MPs’ pay and a race to the bottom

The pay rise is a step too far, and MPs would be advised to legislate briefly and quickly to stop it

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MPs want to feed, clothe and house their children. At the taxpayer’s expense. How dare they?

Have they no shame? Reports that the Independent Parliamentary Standards Authority has accepted not only claims for larger accommodation from MPs with children, but also claims for MPs’ children’s travel, has prompted another spasm of condemnation. But such breathless outrage is as unfair as it is unhealthy.

The Independent accepts that MPs handled their expenses badly until they were dragged into the daylight by a combination of Freedom of Information law and a whistleblower in 2009. The justified outrage at those revelations resulted in a tightening of the rules, and in the handing over of responsibility for those rules and for MPs’ pay to a new body. It was Ipsa, not MPs themselves, which proposed that MPs should have a pay rise of £10,000 a year. And it was Ipsa that agreed the reimbursement of some additional expenses incurred by MPs with children.

The pay rise is a step too far, and MPs would be advised to legislate briefly and quickly to stop it. But the additional payments for children are justified. We ask a great deal of the families of MPs, most of whom represent constituencies outside London and must live in two places. And we should want people with families to be MPs.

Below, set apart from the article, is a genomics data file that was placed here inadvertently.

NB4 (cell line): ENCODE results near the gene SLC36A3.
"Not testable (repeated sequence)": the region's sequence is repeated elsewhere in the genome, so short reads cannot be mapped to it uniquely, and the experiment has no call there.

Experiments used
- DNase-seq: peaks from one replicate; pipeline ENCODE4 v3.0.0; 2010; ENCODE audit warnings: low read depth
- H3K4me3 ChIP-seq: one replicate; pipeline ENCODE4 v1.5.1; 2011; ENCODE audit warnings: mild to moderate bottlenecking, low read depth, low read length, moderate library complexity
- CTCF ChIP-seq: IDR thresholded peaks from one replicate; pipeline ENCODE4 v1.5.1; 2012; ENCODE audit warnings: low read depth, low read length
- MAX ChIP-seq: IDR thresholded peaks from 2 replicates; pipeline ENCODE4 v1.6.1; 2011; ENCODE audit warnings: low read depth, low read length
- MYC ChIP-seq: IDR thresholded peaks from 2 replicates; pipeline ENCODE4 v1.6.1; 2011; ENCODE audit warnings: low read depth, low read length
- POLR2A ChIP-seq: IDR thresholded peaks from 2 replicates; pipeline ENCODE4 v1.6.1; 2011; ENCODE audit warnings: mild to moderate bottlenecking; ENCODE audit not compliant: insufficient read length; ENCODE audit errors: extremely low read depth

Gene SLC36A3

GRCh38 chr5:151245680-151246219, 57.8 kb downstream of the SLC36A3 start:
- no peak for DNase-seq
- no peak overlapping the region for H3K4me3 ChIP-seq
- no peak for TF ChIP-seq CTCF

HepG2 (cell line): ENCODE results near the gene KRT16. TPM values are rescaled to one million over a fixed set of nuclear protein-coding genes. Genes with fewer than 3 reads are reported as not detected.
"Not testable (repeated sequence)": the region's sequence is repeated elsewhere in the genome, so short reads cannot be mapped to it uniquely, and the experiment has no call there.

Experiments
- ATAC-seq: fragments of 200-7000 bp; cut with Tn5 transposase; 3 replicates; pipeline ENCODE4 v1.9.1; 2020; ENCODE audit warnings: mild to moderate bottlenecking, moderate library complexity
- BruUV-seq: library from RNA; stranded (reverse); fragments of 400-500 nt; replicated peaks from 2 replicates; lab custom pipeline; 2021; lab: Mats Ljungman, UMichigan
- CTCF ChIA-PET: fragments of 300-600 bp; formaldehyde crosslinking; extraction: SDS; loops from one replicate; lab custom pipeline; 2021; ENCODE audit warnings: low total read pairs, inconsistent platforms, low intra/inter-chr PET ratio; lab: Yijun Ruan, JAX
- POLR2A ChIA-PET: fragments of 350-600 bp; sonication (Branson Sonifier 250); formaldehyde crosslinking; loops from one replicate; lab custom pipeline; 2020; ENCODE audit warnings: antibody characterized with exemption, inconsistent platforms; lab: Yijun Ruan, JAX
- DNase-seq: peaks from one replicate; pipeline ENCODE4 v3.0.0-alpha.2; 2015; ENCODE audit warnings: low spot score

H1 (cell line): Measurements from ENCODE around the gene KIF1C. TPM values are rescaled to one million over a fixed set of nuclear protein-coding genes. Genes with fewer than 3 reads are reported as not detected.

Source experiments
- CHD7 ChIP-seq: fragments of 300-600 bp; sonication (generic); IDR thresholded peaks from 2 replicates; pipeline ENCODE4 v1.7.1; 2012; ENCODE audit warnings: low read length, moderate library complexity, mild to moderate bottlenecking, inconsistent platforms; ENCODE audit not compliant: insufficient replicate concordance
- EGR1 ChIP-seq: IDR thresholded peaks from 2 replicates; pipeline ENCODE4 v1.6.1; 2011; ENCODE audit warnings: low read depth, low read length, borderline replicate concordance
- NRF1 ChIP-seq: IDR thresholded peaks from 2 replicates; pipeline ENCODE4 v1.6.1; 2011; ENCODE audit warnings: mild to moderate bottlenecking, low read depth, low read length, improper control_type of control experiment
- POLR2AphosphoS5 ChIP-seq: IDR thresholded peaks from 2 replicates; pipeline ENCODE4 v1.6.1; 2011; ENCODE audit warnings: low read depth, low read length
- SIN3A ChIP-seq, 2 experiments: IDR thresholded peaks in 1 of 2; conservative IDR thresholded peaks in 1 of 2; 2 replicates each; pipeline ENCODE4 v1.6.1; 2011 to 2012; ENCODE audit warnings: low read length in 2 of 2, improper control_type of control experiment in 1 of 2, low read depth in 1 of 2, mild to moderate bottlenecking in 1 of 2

MPs are well paid in relation to average incomes. Their £66,000 salary is two-and-a-half times the median for full-time workers. That is a generous level. But the hostility towards MPs’ pay and to their legitimate expenses, which are now paid for receipted payments only, is often unreasonable.

In our view, the present salary is about right, and makes it harder for MPs to argue that they need to take on second jobs. But much of public opinion seems to take the more extreme position that a single pound given to any politician would be too much. Such a stance is foolish, destructive and also wrong.

Despite the frailties of the previous expenses system, politicians are not a morally deficient class of person. Most are motivated, in large part, by the ideal of public service. If we want democracy, then we have to pay for it – and that includes taking account of the children.

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